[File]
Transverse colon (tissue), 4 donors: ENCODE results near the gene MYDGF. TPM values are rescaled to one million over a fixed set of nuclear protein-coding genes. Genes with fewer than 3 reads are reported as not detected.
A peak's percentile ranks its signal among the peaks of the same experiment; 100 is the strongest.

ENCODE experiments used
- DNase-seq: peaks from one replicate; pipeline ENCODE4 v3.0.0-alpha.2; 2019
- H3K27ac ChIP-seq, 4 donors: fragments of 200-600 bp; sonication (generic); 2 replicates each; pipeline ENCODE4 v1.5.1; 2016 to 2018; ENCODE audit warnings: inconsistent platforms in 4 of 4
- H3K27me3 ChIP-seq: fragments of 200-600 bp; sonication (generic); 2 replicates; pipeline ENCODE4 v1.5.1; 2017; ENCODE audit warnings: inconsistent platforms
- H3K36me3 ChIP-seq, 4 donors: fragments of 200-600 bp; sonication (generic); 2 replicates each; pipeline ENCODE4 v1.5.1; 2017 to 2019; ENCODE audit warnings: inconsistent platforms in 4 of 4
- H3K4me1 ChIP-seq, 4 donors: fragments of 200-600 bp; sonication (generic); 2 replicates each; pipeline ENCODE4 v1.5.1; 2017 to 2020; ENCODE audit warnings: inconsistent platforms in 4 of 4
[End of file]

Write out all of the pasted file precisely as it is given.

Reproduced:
Transverse colon (tissue), 4 donors: ENCODE results near the gene MYDGF. TPM values are rescaled to one million over a fixed set of nuclear protein-coding genes. Genes with fewer than 3 reads are reported as not detected.
A peak's percentile ranks its signal among the peaks of the same experiment; 100 is the strongest.

ENCODE experiments used
- DNase-seq: peaks from one replicate; pipeline ENCODE4 v3.0.0-alpha.2; 2019
- H3K27ac ChIP-seq, 4 donors: fragments of 200-600 bp; sonication (generic); 2 replicates each; pipeline ENCODE4 v1.5.1; 2016 to 2018; ENCODE audit warnings: inconsistent platforms in 4 of 4
- H3K27me3 ChIP-seq: fragments of 200-600 bp; sonication (generic); 2 replicates; pipeline ENCODE4 v1.5.1; 2017; ENCODE audit warnings: inconsistent platforms
- H3K36me3 ChIP-seq, 4 donors: fragments of 200-600 bp; sonication (generic); 2 replicates each; pipeline ENCODE4 v1.5.1; 2017 to 2019; ENCODE audit warnings: inconsistent platforms in 4 of 4
- H3K4me1 ChIP-seq, 4 donors: fragments of 200-600 bp; sonication (generic); 2 replicates each; pipeline ENCODE4 v1.5.1; 2017 to 2020; ENCODE audit warnings: inconsistent platforms in 4 of 4